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Osborne to 'examine' criminal charges against Libor abusers
(Update) Chancellor says Barclays boss Bob Diamond must explain his role in the bank’s manipulation of market interest rates.
Chancellor George Osborne has raised the pressure on Barclays (BARC.L) and Bob Diamond, saying the chief executive must explain his role in the bank’s manipulation of market interest rates.
‘As far as the chief executive of Barclays is concerned, he has some very serious questions to answer today. What did he know and when did he know it? Who in the Barclays management was involved, and who therefore should pay the price?’ Osborne told parliament.
The chancellor was speaking after Barclays was yesterday fined a combined £290 million by US and UK regulators over the manipulation of the Libor and Euribor market interest rates.
Amid growing political pressure and an ongoing investigation over banks' Libor manipulation, Osborne said that he was exploring ways in which criminal action could be brought.
‘As part of our review into Libor and the strength of the financial regulatory architecture, we will examine if there are any gaps in the criminal regime inherited by this government and we will take the necessary steps to address that.
‘I cannot comment today on possible criminal investigations for individuals involved in this activity.’
He would need to strength the FSA’s abilities to impose criminal sanctions:
‘The authorities are exploring every avenue open to them but the scope of the FSA’s criminal powers granted by the previous government does not extend to being able to impose criminal sanctions for manipulation of Libor,’ he said.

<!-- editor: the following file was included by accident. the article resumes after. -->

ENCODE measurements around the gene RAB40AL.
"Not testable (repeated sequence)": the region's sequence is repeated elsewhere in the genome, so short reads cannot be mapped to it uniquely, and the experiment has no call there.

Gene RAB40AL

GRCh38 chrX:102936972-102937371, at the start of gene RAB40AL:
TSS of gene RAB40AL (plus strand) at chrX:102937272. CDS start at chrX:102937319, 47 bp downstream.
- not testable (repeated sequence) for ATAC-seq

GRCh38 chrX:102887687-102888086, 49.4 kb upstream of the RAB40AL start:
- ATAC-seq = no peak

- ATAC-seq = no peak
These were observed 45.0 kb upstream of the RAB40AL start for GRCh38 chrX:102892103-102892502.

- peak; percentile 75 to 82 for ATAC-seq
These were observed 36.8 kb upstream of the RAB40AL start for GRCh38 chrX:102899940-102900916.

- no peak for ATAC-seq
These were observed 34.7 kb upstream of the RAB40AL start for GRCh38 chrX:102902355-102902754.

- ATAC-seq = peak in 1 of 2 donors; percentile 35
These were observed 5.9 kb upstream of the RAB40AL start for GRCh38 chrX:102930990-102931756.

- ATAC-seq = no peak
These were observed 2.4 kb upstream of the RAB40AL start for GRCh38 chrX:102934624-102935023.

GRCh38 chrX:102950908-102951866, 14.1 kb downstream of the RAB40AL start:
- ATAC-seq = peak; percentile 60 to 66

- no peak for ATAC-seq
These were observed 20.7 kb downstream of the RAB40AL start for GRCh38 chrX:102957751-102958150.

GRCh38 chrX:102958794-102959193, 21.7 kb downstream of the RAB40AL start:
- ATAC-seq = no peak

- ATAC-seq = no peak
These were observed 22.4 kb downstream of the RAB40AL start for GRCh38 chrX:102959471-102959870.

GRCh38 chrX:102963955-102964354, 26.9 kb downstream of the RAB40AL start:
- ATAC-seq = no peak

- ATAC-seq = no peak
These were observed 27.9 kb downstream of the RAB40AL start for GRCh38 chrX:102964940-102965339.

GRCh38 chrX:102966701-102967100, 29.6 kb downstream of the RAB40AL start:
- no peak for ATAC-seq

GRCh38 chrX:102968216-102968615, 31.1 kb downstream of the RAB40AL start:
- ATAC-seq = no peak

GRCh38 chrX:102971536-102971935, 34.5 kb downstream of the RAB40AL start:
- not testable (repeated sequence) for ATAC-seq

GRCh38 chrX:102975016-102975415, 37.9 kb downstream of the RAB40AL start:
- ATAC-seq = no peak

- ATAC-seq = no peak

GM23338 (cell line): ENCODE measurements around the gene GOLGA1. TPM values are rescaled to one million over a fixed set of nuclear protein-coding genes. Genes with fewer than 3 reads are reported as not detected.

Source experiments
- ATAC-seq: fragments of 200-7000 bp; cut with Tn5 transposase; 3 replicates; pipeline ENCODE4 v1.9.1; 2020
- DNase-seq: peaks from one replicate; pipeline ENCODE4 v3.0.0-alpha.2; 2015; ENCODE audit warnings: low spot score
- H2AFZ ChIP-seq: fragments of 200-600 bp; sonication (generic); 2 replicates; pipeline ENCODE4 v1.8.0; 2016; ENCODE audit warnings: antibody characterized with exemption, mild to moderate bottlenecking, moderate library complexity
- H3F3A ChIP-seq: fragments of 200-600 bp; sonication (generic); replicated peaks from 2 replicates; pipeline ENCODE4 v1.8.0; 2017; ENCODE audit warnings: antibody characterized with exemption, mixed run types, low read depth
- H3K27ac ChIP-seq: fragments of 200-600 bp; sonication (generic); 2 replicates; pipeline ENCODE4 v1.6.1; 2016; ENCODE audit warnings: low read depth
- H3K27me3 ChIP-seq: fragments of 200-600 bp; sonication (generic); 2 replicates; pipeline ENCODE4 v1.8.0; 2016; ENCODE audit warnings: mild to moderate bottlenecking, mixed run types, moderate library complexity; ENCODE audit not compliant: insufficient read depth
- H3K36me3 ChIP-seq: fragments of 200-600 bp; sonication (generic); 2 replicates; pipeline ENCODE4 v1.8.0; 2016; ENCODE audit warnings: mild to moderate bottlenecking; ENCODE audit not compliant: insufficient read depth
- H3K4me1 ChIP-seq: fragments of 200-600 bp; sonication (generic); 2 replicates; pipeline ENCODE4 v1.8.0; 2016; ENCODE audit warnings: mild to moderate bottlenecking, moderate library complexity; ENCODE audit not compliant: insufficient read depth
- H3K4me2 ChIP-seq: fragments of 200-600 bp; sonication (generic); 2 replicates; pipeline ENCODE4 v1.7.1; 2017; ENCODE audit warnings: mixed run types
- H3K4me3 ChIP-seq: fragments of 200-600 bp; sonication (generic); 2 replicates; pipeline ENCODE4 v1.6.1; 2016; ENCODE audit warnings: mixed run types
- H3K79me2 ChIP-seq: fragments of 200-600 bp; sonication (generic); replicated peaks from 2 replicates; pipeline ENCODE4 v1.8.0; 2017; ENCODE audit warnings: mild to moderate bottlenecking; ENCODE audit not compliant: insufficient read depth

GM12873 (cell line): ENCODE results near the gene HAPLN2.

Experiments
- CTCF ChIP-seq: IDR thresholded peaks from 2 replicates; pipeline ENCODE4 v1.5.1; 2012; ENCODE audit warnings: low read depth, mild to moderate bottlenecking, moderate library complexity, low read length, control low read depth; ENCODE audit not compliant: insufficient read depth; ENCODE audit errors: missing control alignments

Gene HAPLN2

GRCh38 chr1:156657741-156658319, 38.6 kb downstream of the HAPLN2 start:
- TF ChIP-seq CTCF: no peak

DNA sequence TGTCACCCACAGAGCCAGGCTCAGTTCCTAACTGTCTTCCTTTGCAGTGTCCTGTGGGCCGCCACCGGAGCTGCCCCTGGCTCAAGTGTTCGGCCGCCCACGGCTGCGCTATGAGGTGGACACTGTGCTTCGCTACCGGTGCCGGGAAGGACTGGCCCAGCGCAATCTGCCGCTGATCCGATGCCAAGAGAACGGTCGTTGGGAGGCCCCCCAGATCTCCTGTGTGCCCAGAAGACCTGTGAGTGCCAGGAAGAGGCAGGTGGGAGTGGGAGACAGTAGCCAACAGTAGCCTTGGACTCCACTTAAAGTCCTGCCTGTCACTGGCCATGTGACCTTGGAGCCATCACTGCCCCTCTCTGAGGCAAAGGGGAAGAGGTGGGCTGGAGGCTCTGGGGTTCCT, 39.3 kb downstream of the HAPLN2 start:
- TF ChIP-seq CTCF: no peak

Osborne added that he expects the number of individuals under formal investigation in the Libor probe to increase and that he needs to find out who in Barclays management was involved in the probe.
The chancellor described the email exchanges between Barclays traders outlined in yesterday’s FSA notice as reading like ‘an epitaph from an age of irresponsibility’.
His comments come after Labour leader Ed Miliband said rather than just a fine and senior executives relinquishing bonuses, banks should face the ‘full force of the law including criminal prosecution’.
Speaking at a Unite union conference in Brighton this morning, Miliband said: ‘Millions of pounds are being made but they are bending the rules, rigging the system to the cost of ordinary borrowers and savers.’
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